“Regionally our main focus today is to facilitate trade flows between Russia, the CIS, Europe and Asia. During the last year we saw increasing demand from customers for trade with Asian counterparties and China in particular. In 2015/16 VTB’s co-operation with Chinese banks aimed at financing Sino-Russian trade flows exceeded Rmb28bn. VTB’s China-related trade and export finance exposure as of the end of 2016 shows two-fold growth on a year-on-year basis.”

At Commerzbank, head of financial institutions, CEE, Russia, CIS and Baltics, Holger Kautzky, says the developments of a strong shift to the east are more evident this year.

“We see the reorientation of Russia away from Europe and towards China,” he says.

“We did not quite believe it in 2014 but we have strong growth plans and want to increase business here. We want to support all transactions from Russia to Asia.”


Russia, China and OBOR

Running in parallel to Russia’s ambitious projects is China’s One Belt One Road (OBOR) initiative, which aims to better connect the Eurasian landmass with China. Also consisting of a land and maritime branch, OBOR will boost connectivity and co-operation between China and 60 countries, and aspires to achieve annual trade worth US$2.5tn between the countries located along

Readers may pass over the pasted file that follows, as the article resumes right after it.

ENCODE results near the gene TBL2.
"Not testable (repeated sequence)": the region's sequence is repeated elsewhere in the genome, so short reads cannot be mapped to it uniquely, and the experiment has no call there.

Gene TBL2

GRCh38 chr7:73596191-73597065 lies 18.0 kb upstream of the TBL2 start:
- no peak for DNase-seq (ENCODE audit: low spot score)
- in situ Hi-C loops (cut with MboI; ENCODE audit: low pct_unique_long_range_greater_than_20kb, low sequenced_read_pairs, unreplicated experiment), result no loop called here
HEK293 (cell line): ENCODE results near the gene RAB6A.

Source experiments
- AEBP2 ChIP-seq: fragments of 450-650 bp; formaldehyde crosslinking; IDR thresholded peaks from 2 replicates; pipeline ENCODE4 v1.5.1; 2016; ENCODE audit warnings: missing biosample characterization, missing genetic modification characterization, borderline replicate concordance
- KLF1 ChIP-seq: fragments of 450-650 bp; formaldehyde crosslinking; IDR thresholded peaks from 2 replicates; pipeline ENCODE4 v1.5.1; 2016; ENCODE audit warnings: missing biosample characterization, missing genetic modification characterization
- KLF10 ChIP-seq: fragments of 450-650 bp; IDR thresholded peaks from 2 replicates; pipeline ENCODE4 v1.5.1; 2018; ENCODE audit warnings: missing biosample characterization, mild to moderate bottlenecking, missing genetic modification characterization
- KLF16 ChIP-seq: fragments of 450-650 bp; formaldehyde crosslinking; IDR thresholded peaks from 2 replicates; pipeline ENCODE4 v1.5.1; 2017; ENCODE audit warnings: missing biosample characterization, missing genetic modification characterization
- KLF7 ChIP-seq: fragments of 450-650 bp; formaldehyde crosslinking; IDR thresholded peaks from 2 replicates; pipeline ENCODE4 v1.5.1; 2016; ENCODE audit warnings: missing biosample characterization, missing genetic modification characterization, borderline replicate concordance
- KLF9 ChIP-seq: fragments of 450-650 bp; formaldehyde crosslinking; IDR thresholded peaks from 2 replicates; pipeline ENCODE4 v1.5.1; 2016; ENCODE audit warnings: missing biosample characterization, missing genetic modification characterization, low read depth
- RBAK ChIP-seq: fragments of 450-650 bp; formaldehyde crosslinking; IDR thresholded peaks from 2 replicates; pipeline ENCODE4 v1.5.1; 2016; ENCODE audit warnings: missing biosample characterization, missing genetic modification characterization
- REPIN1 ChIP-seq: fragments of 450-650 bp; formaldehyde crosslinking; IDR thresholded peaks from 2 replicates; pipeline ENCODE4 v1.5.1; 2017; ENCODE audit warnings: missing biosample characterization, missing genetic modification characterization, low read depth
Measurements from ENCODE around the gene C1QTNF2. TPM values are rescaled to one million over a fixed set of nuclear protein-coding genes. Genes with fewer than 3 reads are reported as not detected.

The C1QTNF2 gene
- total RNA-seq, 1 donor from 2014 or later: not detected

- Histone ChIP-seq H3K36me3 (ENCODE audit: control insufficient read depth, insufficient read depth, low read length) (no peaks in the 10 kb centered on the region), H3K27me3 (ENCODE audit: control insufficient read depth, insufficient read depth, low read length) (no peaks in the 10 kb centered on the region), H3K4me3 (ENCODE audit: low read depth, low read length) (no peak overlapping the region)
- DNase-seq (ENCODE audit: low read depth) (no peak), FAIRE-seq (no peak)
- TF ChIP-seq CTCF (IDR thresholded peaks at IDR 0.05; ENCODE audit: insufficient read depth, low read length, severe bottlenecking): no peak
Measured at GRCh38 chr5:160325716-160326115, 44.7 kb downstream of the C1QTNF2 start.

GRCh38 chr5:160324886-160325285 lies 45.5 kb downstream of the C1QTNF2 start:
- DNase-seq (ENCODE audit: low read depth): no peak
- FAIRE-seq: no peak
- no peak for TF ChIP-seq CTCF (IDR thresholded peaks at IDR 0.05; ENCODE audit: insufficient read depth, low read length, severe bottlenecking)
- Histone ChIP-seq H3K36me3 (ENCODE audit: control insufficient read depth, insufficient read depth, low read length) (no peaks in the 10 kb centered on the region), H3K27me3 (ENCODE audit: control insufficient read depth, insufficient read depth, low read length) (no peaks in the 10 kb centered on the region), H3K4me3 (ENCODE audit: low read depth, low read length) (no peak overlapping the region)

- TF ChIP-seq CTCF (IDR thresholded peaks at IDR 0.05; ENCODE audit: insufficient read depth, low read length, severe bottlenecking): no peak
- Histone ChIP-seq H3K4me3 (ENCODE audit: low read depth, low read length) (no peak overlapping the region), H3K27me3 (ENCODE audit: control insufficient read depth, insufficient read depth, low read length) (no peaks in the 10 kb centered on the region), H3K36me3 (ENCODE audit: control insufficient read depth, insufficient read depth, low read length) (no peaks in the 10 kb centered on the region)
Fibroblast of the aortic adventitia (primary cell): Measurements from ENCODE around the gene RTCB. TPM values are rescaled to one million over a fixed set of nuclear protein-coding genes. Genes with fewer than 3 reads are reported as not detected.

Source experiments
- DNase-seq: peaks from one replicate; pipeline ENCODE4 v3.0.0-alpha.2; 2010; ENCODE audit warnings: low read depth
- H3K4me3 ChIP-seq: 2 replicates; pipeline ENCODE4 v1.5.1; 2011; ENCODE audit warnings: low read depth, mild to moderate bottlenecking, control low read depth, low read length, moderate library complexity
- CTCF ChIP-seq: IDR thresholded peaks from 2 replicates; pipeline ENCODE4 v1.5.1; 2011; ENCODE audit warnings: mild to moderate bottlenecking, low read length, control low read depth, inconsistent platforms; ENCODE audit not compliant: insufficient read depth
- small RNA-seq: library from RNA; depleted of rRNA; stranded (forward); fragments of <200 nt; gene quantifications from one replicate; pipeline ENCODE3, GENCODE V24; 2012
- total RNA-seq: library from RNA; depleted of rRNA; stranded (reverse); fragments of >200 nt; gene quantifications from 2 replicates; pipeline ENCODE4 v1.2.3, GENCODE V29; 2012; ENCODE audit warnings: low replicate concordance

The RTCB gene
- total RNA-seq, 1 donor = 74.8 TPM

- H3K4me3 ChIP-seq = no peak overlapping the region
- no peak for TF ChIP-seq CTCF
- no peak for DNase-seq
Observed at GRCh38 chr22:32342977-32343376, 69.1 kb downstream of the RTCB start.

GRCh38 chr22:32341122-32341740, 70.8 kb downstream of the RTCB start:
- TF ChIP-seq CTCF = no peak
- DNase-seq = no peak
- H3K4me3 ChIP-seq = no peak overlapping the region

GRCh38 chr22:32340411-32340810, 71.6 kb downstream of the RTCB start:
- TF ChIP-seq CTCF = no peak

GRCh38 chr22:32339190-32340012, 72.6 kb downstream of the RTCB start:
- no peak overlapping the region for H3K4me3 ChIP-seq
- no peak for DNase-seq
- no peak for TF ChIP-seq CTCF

the route within 10 years.

China started with an investment commitment of US$40bn for OBOR and created two international banks to fund projects: the Asian Infrastructure Investment Bank (AIIB), which now has
82 countries participating, including several European; and the Brics’ New Development Bank. Chinese spend so far is quoted close to US$1tn, with China saying it expects to spend a cumulative US$4tn.

Historically, Russia and China have treated each other with mutual suspicion and as geopolitical competitors, particularly in relation to influence over their shared backyard, Eurasia. However, when the west turned its back on Russia following the Ukrainian crisis, Moscow had a change of heart.

In 2015, following Russia-China talks with President Xi Jinping, Russia announced its support for OBOR, while Beijing formally recognised the EAEU. Many attribute the U-turn to Russia’s need for investment capital since it has now given China access to sectors previously considered strategic. An example of this is the high-speed railway between Moscow and Kazan, which was initially planned to be funded with western money. More strikingly, the OBOR fund also acquired a 9.9% equity stake in Novatek’s Jamal gas project. Novatek is under US sanctions, which means that the development is off limits for western financial institutions.